Ned Vizzini, who shot to fame at a young age for his teenage novels focusing on youth depression and anxieties, has died.
In his books, Vizzini openly talked about his struggle with depression.
He died Thursday of blunt impact injuries to the head, torso and extremities. "The manner of death was suicide," the New York City medical examiner's office said. The office did not immediately say how Vizzini committed suicide.
Vizzini started writing for New York media at 15, and published his memoir, "Teen Angst? Naaah" at age 19.
The young author won accolades for his book, "It's Kind of a Funny Story," for its portrayal of teenage depression. His other novels included "Be More Chill" and "The Other Normals."
Amid his success, Vizzini continued to battle depression, which he openly discussed.
Shortly after "Be More Chill" was published to critical acclaim, Vizzini said, he checked himself into the New York Methodist Hospital for help with his depression.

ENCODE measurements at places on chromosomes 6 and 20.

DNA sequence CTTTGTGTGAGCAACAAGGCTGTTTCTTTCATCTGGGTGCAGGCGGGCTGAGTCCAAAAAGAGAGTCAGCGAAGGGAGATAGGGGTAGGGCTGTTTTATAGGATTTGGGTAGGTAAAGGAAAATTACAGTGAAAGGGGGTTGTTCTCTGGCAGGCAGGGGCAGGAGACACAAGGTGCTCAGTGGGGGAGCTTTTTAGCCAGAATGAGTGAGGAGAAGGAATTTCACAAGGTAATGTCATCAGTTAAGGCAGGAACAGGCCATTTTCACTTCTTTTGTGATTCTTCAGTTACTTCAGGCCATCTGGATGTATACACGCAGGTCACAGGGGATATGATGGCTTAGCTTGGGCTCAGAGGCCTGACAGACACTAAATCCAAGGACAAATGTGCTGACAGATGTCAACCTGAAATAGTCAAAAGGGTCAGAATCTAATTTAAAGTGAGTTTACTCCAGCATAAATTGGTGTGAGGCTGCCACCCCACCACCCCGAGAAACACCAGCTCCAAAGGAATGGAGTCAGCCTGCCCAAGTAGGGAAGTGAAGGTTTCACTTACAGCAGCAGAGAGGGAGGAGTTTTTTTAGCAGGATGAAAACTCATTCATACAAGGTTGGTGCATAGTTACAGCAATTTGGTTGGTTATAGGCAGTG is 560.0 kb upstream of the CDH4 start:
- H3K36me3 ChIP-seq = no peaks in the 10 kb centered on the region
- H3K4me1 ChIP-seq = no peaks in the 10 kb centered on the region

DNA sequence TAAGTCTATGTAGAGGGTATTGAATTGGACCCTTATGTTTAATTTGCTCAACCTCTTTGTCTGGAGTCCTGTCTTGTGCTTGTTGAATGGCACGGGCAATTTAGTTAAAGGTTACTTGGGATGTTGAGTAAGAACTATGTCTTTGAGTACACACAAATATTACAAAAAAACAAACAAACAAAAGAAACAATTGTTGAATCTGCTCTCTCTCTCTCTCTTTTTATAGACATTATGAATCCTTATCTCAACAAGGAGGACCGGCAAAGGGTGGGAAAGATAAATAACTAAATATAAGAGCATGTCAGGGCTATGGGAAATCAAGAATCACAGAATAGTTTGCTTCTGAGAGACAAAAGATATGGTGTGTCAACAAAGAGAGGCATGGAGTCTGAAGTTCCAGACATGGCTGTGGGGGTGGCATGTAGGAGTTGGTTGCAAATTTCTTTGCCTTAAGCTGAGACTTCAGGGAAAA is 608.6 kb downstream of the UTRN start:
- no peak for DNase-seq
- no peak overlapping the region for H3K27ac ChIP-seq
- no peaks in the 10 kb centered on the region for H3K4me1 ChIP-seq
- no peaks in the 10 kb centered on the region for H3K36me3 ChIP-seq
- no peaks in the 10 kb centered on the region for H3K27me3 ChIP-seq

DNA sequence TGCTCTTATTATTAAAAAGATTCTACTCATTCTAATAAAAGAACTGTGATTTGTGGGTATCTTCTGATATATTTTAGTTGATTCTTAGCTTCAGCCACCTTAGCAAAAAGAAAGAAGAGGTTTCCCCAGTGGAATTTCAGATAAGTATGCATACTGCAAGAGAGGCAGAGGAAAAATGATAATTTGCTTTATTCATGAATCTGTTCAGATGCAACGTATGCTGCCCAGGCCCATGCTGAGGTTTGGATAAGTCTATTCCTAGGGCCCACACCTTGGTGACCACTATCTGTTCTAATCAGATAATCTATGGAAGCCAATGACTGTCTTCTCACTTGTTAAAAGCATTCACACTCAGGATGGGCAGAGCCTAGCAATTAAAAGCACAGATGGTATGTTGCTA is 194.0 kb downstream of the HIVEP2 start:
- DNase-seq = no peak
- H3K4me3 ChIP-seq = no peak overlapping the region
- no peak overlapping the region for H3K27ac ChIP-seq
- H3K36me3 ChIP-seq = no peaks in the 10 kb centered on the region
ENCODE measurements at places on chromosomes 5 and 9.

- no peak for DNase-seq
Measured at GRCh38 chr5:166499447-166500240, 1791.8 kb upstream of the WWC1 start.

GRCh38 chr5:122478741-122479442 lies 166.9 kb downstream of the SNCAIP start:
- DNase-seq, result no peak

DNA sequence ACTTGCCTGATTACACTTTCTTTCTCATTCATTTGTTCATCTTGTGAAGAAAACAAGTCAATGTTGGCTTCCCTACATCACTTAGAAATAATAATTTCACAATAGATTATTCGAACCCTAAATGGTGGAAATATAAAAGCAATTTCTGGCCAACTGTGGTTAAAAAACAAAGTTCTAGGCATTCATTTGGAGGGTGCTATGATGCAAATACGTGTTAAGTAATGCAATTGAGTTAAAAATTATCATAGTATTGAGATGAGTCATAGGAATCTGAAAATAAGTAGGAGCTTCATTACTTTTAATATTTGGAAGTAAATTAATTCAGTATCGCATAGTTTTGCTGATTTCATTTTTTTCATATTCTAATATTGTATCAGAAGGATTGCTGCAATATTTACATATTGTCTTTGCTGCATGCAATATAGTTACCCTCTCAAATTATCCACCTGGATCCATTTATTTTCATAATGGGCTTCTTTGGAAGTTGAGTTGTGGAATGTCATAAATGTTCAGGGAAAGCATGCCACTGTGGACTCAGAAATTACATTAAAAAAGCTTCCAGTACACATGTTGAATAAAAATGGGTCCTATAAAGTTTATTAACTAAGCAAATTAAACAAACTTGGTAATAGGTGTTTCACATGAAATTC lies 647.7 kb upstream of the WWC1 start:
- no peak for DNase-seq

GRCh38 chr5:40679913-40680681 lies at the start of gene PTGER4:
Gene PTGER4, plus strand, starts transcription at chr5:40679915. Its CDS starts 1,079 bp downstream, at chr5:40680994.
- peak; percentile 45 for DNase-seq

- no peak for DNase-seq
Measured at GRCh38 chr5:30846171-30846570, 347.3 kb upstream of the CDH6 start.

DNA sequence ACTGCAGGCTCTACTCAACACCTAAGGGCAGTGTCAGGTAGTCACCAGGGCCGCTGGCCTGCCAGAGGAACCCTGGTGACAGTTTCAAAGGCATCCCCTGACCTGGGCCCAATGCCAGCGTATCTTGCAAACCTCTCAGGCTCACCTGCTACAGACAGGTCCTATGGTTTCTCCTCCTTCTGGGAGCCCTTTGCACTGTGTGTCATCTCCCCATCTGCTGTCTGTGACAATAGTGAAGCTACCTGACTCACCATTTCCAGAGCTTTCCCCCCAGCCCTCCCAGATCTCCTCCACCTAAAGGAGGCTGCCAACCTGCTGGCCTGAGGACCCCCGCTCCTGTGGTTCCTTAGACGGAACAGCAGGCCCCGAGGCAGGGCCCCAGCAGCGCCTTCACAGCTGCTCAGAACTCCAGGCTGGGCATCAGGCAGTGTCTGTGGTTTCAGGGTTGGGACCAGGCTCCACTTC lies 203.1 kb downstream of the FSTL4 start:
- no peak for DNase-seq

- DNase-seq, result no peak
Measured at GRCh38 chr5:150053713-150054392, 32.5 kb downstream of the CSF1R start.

"Through individual and group counseling, medication management, therapeutic activities on the unit, sincere care from the people who worked there, and some very eye-opening conversations with my fellow patients, I made it," he said in a statement on the hospital website.
After days at the hospital, he was discharged and got started on writing a book.
"This time, the book just flowed out of me," he said.
The end result was his 2006 hit, "It's Kind of a Funny Story." The book was adapted into a movie starring Zach Galifianakis and Emma Roberts four years later.
Vizzini also wrote for MTV's "Teen Wolf" and NBC's "Believe," according to his website.
He was 32. He is survived by his wife and son.